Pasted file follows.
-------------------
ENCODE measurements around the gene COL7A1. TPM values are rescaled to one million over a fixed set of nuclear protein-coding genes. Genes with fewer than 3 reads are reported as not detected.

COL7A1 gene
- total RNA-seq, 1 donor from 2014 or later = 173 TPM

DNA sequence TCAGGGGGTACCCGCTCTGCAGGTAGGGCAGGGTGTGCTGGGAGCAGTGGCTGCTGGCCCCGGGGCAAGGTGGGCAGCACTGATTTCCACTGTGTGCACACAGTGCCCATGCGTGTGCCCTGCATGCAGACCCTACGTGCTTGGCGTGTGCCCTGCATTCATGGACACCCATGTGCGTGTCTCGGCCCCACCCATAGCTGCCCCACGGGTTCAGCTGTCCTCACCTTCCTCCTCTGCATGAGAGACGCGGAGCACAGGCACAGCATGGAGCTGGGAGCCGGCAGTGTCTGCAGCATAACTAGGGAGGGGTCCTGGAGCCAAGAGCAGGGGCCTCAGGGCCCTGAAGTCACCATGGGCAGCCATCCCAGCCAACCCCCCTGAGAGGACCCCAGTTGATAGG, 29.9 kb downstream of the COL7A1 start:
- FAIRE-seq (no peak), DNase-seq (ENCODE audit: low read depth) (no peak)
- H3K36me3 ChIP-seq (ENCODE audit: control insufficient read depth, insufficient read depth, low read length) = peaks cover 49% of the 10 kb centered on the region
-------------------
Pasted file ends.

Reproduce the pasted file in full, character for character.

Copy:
ENCODE measurements around the gene COL7A1. TPM values are rescaled to one million over a fixed set of nuclear protein-coding genes. Genes with fewer than 3 reads are reported as not detected.

COL7A1 gene
- total RNA-seq, 1 donor from 2014 or later = 173 TPM

DNA sequence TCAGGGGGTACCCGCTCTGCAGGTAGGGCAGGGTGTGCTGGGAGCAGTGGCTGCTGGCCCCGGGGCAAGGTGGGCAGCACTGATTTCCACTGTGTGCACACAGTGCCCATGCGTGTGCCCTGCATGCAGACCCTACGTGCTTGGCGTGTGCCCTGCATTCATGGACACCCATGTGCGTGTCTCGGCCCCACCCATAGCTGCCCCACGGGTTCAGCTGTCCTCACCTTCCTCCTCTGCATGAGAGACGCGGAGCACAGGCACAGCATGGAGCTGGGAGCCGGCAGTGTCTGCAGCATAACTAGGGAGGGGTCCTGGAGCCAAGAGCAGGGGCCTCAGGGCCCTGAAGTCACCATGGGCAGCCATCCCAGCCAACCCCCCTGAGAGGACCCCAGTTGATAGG, 29.9 kb downstream of the COL7A1 start:
- FAIRE-seq (no peak), DNase-seq (ENCODE audit: low read depth) (no peak)
- H3K36me3 ChIP-seq (ENCODE audit: control insufficient read depth, insufficient read depth, low read length) = peaks cover 49% of the 10 kb centered on the region